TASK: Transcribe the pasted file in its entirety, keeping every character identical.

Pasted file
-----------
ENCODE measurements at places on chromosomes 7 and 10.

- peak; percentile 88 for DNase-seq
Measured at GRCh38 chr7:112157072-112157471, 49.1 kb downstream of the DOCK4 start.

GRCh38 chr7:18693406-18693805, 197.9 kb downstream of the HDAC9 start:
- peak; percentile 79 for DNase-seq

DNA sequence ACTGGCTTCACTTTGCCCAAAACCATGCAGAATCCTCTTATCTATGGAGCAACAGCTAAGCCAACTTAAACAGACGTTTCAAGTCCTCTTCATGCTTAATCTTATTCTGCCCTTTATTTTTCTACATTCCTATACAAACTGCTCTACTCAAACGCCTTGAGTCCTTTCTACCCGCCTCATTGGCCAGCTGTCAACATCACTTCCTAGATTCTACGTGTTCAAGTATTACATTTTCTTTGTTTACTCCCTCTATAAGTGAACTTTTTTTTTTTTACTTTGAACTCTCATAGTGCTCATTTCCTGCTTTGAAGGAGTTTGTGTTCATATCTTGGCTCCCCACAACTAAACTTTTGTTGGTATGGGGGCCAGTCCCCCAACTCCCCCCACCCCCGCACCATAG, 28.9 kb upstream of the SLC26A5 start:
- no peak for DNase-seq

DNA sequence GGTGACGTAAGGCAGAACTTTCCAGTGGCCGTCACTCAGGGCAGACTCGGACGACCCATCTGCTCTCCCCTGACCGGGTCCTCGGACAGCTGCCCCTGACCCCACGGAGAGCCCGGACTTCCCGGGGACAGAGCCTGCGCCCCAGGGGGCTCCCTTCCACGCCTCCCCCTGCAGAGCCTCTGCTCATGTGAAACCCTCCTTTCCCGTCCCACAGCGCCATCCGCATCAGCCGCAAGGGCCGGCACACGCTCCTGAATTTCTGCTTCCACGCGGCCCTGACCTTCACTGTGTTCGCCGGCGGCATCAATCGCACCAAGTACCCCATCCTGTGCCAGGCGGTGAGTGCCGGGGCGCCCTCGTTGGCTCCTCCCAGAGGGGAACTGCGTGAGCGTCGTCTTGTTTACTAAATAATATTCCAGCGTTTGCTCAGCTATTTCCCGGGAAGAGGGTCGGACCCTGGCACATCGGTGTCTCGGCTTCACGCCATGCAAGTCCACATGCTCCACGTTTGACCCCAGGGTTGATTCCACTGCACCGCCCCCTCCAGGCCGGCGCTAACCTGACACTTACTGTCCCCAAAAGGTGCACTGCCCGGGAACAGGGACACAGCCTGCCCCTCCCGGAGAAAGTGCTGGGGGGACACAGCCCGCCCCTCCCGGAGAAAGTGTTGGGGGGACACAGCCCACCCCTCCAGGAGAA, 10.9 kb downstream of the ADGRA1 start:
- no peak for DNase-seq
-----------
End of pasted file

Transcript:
ENCODE measurements at places on chromosomes 7 and 10.

- peak; percentile 88 for DNase-seq
Measured at GRCh38 chr7:112157072-112157471, 49.1 kb downstream of the DOCK4 start.

GRCh38 chr7:18693406-18693805, 197.9 kb downstream of the HDAC9 start:
- peak; percentile 79 for DNase-seq

DNA sequence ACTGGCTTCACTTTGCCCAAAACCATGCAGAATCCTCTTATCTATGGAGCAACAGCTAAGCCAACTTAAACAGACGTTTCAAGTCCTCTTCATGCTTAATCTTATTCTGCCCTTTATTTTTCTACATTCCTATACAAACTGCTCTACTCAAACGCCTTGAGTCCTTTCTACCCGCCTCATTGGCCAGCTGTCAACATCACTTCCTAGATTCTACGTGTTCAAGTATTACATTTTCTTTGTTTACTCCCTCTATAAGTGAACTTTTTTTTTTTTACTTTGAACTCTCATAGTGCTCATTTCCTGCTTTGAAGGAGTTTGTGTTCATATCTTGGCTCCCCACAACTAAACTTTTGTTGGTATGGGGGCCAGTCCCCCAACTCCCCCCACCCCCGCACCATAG, 28.9 kb upstream of the SLC26A5 start:
- no peak for DNase-seq

DNA sequence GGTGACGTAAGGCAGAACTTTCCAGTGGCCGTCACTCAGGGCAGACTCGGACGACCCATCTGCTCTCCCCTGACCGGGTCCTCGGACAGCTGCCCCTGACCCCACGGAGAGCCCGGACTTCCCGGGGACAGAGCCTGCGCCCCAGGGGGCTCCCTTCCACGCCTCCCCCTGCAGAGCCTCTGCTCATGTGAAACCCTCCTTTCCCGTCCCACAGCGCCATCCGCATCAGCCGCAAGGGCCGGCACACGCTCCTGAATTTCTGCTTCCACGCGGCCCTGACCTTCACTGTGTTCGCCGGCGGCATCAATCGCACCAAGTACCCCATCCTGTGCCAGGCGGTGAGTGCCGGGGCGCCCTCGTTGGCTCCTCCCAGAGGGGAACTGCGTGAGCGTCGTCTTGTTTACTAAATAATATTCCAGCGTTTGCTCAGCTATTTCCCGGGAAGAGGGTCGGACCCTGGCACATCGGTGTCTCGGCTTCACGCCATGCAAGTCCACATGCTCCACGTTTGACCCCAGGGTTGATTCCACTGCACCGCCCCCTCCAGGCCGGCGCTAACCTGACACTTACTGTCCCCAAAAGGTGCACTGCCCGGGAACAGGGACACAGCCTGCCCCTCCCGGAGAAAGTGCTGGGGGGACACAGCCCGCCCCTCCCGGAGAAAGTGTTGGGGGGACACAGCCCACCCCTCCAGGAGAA, 10.9 kb downstream of the ADGRA1 start:
- no peak for DNase-seq